In the United States the coming of spring is celebrated most famously on Groundhog Day, the second day of February. On this day, Punxsutawney Phil, a groundhog that lives in Punxutawney, Pennsylvania, is brought out during a festival filled with music and food to predict the end of winter. According to legend, if Phil sees his shadow and returns to his hole, he's predicted six more weeks of winter (or winter-like weather, to be more precise). If Phil does not see his shadow, spring will come early.
Groundhog Day, despite its serious Celtic and Germanic roots, has evolved into a fun and light-hearted tradition. The Japanese festival of Setsubun is remarkably similar.
Setsubun takes place on the third day of February, the day before the beginning of spring in Japan. Associated with the Lunar New Year, Setsubun historically was a special ritual to cleanse the evil from the previous year and prevent spirits from tainting the upcoming year. In this ritual, mamenaki, roasted soybeans better known as "fortune beans" are thrown out the door or at a family member wearing an Oni mask while chanting, "Demons get out! Luck come in!" After this symbolic cleansing, it's customary to eat a roasted soybean for each year of one's life. I think it tastes like burnt popcorn.
In the Kansai region’s celebration of Setsubun, it is traditional to eat makizushi (a long, uncut sushi roll, almost like a burrito) while facing lucky compass direction for that year, meditating on goals and wishes for the upcoming year in silence. This roll is called ehō-maki, or lucky direction roll. This year, the direction was north-northwest, and eating the entire thing in one sitting was quite the challenge. I had the opportunity to celebrate Setsubun in a couple of different ways.
Earlier this year, I helped my host sister, Yuka, make paper mache oni masks, and I finally got to see the reason why! I came home to my host family’s home on Setsubun to find Yuka and her friends already starting on a delicious sushi meal. It was heartening to see Yuka and her teams don our loving crafted masks, put to good use as they armed themselves with bags of mameyaki before proceeding to pelt whoever was wearing the oni mask as hard as possible. I was a little surprised when the glued on facial features and horns began to fall off, and I was worried about the fragile furniture, but I still joined in by gently throwing some of my own beans at the stumbling oni. Many of the beans had been cracked from the force and amount of times they had been thrown, but we all agreed we had a great time when we finally sat down to eat the remaining beans.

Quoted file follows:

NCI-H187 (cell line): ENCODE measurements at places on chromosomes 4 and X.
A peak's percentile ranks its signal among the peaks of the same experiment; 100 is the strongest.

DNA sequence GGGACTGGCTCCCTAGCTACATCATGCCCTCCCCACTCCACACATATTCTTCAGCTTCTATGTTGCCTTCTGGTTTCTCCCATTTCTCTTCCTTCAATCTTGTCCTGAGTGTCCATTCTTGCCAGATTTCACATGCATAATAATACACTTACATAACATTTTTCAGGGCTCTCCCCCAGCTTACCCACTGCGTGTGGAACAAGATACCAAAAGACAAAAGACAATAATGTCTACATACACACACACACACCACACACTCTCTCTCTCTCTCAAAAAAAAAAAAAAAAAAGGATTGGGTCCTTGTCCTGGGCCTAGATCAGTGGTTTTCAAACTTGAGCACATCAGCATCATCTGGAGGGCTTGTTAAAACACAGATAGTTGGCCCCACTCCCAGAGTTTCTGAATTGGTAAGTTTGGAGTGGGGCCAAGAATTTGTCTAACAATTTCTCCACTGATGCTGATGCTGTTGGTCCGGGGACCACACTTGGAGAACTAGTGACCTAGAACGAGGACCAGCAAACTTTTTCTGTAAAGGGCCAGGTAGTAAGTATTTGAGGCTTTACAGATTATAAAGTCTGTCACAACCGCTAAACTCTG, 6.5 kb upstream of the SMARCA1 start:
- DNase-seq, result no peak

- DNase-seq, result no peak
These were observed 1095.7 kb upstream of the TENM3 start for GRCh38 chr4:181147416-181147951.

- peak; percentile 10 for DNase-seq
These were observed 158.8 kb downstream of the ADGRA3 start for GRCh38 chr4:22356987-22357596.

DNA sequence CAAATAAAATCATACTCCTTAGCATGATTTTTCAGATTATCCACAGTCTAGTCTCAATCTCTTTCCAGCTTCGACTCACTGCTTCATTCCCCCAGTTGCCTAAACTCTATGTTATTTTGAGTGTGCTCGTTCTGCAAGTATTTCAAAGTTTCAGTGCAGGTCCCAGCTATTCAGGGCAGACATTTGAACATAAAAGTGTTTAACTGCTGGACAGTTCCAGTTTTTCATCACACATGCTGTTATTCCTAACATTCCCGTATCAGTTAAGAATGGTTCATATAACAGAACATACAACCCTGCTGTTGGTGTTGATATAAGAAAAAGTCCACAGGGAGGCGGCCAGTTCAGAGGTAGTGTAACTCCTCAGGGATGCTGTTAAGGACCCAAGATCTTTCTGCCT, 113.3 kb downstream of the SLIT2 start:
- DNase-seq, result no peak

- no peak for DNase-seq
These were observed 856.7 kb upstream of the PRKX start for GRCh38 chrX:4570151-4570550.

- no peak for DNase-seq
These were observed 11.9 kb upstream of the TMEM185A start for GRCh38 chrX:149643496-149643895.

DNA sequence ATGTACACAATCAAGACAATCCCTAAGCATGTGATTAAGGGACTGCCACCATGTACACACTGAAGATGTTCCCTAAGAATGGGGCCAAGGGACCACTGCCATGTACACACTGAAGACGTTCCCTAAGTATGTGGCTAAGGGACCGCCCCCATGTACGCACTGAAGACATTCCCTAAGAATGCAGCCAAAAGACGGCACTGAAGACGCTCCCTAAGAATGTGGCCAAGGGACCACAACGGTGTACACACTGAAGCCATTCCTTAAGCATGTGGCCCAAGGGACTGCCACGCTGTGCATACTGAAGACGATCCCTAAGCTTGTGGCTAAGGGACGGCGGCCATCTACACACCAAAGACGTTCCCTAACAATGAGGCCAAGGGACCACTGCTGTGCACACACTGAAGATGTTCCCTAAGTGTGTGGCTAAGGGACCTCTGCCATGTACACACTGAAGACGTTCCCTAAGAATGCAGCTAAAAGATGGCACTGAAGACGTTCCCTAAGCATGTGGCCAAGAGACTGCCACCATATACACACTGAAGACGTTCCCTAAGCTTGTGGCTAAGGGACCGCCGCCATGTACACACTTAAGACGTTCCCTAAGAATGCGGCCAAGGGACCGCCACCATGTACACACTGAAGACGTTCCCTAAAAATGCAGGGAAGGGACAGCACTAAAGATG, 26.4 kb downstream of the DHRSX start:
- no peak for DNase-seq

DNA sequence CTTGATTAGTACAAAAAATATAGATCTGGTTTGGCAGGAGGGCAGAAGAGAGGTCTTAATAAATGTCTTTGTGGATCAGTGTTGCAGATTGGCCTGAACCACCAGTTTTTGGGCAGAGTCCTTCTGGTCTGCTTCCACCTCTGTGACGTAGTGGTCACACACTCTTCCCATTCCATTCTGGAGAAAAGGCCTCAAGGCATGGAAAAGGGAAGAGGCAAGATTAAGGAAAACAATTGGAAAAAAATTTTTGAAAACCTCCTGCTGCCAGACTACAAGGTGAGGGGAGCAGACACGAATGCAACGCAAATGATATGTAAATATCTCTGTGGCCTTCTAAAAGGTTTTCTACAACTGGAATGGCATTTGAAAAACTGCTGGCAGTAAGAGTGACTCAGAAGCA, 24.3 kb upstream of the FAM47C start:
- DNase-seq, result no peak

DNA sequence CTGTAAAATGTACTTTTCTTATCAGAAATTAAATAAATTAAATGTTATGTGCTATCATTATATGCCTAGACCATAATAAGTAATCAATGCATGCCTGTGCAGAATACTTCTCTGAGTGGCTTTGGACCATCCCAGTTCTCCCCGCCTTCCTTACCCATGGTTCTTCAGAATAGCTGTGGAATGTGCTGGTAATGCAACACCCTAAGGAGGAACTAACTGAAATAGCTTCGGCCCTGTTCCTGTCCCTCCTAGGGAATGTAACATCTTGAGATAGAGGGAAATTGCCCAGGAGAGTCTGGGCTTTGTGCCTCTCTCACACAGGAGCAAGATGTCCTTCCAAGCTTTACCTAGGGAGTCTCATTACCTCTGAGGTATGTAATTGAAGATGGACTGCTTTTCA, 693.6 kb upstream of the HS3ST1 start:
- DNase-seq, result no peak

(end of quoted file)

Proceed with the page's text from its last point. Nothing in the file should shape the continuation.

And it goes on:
Setsubun is traditionally celebrated in the home to cleanse it, but shrines and temples usually host their own celebrations too. It’s like another matsuri, with the typical food stalls like taiyaki and candied fruit present, but the main attraction is the bean throwing. While priests typically throw the beans, and sometimes other goodies like blessed artifacts and mocha, some people are willing to pay 3,000 yen to don a festival jacket and throw beans at the crowd. (For an extra 1,000 yen, you can even keep the special wooden box the beans come in!) People will stand with open bags of all shapes and sizes and try to catch as many beans as possible, which they will then take home and eat for luck.
Maybe next time I’m in Japan for Setsubun, I might splurge for that privilege.
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<p>My name is Naomi Wolfe and I am a Japanese major and Sociology minor studying in Japan for the 2016-2017 academic year in the hopes of understanding Japanese culture, people, and society. I studied in the Tokyo Language & Culture Program for the fall semester and cannot wait to see what else I can learn in the Nagoya Direct Enrollment Program in the spring semester!</p>